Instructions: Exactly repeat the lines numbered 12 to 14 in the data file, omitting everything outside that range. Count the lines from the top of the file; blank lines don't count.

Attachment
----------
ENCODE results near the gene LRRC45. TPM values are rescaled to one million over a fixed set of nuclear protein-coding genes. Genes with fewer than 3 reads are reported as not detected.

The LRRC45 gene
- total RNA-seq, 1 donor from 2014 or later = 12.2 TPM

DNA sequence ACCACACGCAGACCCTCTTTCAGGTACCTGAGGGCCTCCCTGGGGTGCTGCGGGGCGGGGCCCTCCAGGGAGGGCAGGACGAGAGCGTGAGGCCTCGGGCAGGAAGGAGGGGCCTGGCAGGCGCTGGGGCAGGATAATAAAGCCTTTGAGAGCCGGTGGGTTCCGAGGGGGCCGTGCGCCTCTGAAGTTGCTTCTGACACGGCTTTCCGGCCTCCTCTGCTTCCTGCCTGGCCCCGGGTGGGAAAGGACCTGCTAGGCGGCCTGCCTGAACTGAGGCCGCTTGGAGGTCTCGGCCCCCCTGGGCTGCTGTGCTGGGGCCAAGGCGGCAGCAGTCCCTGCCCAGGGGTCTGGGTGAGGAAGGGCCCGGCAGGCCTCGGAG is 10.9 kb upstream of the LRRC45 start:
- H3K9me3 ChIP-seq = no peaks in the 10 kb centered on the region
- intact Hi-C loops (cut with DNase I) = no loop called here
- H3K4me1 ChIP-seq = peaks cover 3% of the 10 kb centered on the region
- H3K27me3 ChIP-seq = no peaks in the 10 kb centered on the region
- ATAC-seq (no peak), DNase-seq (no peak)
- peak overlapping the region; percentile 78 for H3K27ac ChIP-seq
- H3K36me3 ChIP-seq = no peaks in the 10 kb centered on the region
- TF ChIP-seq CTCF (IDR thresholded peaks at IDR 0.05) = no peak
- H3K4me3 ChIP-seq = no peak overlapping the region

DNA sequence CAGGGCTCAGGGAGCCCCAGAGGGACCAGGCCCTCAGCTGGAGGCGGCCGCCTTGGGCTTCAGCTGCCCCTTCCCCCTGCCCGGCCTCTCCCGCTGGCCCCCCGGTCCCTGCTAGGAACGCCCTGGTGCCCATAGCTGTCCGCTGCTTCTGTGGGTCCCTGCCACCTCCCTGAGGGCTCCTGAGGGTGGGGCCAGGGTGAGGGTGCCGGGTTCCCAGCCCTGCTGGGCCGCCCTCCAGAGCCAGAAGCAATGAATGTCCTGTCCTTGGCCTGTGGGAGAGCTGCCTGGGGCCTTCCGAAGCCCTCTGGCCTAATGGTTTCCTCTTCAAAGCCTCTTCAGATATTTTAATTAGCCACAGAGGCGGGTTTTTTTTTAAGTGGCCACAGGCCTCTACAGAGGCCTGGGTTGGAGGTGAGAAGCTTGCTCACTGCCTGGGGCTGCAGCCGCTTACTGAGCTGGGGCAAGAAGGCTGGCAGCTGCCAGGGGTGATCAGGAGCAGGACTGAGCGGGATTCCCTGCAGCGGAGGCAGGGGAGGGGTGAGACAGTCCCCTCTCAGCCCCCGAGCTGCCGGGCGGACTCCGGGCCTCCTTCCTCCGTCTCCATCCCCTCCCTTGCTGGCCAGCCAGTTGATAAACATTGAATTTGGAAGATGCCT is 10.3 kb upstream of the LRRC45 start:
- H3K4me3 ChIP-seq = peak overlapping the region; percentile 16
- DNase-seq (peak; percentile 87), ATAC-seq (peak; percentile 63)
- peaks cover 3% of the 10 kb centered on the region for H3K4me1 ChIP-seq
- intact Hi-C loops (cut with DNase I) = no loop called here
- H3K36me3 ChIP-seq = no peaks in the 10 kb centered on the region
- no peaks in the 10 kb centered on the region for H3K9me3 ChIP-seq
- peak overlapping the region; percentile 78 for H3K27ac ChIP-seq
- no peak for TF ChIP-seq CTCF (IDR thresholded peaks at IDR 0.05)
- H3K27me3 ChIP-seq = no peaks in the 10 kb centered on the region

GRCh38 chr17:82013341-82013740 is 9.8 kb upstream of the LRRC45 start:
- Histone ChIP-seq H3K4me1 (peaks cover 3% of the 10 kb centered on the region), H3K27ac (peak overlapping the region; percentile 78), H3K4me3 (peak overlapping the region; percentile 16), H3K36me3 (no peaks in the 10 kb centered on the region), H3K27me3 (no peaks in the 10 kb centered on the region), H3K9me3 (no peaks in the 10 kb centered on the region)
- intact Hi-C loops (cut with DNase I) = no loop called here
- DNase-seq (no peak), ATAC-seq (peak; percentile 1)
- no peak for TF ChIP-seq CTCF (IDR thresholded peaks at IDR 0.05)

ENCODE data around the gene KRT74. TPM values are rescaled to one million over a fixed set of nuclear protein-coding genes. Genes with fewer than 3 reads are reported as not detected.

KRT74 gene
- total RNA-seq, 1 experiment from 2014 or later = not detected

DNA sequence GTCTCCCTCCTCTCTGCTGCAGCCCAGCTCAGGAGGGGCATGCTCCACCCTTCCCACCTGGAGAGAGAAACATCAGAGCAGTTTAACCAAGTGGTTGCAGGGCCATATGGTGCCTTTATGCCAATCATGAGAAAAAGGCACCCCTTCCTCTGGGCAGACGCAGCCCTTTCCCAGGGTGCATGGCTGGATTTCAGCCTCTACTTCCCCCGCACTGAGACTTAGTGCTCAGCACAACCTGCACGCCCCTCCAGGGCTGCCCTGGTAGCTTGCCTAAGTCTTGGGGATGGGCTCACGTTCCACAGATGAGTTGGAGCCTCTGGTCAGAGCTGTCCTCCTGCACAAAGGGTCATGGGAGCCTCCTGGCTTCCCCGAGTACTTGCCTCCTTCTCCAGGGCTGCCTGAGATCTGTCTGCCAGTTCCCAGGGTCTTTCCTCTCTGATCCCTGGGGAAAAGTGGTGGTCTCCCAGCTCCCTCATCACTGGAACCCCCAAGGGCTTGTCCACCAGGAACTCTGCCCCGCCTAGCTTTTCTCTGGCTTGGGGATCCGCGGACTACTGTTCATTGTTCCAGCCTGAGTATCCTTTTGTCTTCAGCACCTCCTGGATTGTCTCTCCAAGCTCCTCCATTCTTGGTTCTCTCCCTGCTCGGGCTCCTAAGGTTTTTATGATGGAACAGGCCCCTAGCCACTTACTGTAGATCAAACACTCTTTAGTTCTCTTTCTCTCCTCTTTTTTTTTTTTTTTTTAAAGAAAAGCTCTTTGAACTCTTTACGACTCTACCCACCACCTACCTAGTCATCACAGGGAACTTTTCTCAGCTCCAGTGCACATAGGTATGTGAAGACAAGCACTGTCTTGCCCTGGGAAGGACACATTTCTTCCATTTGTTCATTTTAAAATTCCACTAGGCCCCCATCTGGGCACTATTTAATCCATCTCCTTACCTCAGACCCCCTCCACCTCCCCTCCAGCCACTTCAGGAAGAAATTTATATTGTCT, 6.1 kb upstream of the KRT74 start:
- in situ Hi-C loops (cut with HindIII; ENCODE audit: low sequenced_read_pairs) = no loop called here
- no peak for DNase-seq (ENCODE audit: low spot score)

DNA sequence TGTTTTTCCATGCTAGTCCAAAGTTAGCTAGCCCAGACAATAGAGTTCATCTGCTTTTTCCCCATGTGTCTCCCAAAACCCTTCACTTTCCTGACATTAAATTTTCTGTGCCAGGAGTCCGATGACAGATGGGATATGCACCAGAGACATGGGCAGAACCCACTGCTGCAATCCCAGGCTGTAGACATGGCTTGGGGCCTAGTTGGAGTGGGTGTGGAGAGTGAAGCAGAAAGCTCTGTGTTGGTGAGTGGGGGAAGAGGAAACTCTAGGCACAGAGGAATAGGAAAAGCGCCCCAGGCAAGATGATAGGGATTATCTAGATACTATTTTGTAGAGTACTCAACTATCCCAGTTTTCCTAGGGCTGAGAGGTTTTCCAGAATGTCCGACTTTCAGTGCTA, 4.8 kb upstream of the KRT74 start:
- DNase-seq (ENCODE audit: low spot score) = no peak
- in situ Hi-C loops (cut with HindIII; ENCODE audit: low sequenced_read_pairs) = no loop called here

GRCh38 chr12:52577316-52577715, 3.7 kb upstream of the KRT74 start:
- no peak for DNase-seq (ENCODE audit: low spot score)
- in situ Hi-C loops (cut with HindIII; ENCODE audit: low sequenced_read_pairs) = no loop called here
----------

- TF ChIP-seq CTCF (IDR thresholded peaks at IDR 0.05) = no peak
- H3K4me3 ChIP-seq = no peak overlapping the region

DNA sequence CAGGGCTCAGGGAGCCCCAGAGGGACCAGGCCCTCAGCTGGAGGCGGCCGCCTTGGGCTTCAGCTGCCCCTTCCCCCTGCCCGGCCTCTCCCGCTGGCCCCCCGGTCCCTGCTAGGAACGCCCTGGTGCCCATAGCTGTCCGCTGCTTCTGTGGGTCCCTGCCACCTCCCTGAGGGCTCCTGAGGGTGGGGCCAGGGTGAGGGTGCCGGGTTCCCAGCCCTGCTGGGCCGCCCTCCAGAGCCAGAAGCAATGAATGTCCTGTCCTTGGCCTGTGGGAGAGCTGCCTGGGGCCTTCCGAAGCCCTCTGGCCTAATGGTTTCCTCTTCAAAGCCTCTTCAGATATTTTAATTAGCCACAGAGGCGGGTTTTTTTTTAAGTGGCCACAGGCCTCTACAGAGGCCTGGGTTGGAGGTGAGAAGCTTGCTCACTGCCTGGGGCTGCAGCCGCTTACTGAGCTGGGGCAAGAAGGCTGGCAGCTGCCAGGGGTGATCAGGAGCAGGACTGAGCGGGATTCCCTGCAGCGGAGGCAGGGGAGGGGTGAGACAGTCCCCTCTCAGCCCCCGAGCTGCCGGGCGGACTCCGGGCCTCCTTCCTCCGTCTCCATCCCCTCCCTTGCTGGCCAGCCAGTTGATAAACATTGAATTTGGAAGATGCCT is 10.3 kb upstream of the LRRC45 start: